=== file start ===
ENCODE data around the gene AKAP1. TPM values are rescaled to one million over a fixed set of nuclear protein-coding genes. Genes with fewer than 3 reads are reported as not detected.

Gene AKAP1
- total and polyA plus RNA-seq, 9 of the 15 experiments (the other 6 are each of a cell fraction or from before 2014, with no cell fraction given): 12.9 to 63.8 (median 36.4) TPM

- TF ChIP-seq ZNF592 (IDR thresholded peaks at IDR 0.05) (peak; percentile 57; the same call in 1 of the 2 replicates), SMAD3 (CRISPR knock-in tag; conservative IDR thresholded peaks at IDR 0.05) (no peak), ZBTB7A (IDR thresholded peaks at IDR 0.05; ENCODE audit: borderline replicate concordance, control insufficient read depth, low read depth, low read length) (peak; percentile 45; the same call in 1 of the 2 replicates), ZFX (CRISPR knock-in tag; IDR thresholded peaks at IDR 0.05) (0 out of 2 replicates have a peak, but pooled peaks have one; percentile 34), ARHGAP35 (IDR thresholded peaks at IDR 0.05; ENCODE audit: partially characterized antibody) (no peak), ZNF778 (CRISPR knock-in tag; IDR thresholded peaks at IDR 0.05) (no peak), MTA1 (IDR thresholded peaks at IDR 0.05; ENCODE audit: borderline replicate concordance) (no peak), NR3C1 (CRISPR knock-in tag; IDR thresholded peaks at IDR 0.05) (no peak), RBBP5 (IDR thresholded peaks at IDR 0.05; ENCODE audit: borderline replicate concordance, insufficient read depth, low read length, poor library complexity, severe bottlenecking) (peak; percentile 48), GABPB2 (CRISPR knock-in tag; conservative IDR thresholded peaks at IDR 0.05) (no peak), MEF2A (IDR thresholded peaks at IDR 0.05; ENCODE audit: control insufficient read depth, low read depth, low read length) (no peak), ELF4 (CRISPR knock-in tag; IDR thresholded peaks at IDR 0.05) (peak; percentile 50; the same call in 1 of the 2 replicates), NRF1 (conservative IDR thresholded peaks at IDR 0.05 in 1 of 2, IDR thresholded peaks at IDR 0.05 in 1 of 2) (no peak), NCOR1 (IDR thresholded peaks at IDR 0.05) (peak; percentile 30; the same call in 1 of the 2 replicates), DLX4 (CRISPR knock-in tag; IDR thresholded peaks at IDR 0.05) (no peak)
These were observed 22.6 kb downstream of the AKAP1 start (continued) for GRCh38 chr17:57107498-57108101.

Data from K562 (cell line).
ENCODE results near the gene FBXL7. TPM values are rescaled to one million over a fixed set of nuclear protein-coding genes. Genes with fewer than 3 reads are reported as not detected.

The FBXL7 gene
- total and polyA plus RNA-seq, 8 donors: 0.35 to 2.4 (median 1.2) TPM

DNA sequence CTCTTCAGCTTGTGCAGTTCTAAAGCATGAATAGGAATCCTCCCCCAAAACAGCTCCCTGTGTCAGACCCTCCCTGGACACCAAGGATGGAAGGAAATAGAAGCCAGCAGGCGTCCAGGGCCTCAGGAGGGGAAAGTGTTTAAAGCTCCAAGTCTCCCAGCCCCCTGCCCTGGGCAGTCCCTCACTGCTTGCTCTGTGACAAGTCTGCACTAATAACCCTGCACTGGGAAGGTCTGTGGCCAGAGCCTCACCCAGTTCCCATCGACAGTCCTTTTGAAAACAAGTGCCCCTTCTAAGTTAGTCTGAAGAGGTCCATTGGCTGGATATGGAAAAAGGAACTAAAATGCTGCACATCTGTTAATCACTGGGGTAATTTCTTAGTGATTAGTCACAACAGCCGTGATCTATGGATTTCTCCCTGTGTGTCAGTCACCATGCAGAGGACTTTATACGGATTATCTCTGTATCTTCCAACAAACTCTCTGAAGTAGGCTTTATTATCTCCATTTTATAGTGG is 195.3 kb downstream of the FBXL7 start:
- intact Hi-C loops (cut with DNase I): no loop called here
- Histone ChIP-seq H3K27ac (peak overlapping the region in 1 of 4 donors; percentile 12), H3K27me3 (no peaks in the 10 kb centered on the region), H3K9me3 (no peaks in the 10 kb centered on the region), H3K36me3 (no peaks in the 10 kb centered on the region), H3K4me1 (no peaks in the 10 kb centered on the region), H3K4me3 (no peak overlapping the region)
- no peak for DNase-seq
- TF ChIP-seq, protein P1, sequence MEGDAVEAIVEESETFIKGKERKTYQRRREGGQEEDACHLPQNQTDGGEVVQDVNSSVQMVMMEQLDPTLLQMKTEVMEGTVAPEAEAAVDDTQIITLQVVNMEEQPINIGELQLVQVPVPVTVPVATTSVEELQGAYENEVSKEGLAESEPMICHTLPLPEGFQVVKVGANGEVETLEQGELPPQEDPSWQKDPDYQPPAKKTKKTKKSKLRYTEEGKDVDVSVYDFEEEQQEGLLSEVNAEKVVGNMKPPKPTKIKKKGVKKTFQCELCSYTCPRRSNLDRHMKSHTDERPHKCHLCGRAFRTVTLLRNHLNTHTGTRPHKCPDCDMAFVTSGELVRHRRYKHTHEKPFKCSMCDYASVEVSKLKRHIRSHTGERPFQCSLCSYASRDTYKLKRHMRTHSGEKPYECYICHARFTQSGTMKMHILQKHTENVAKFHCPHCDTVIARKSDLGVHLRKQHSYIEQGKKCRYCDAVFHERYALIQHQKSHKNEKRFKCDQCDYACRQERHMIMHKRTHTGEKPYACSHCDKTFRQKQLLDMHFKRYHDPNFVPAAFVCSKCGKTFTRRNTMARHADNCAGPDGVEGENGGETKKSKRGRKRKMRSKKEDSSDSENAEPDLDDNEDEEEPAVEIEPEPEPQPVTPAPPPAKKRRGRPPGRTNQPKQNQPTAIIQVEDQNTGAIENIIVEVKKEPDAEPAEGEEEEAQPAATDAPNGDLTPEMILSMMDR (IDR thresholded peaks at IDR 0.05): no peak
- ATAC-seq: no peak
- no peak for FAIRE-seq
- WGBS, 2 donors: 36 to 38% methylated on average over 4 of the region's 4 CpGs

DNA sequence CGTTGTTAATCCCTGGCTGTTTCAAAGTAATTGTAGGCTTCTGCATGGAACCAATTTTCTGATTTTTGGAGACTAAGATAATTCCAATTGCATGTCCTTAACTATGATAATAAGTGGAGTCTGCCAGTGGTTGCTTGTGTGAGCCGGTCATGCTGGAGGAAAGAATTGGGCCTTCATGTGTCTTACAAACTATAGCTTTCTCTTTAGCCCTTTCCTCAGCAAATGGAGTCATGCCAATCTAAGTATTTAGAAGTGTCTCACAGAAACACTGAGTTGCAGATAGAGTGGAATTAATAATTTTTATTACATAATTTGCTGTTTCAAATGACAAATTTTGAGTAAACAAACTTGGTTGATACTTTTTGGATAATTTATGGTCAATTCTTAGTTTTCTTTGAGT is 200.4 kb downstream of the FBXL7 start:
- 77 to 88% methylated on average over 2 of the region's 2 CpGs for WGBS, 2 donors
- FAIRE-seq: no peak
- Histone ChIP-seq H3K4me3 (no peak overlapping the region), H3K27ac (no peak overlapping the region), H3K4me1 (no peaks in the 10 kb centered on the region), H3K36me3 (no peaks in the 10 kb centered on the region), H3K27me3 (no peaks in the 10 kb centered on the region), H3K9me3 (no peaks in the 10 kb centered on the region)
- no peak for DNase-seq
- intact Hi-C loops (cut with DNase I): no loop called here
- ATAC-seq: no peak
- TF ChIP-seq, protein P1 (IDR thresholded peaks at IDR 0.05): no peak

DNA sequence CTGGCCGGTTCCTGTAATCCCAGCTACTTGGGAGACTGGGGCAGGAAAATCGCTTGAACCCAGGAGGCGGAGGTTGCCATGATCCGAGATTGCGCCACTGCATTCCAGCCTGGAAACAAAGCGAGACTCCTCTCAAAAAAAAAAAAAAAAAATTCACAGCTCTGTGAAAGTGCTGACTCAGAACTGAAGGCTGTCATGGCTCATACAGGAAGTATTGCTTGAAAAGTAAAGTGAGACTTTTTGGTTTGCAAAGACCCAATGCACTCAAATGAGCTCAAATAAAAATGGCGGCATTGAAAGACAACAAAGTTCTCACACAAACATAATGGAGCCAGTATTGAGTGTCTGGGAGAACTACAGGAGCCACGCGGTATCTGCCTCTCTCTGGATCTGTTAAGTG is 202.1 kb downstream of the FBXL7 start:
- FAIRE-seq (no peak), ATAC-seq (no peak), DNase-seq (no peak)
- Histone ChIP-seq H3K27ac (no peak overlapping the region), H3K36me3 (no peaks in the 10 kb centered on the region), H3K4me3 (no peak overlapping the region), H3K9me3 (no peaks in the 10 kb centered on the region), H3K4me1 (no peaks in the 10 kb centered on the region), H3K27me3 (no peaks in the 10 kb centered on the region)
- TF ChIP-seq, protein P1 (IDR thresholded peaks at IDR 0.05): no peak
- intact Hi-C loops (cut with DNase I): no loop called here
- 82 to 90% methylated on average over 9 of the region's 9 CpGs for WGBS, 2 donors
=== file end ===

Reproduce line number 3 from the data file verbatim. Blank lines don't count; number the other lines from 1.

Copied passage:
- total and polyA plus RNA-seq, 9 of the 15 experiments (the other 6 are each of a cell fraction or from before 2014, with no cell fraction given): 12.9 to 63.8 (median 36.4) TPM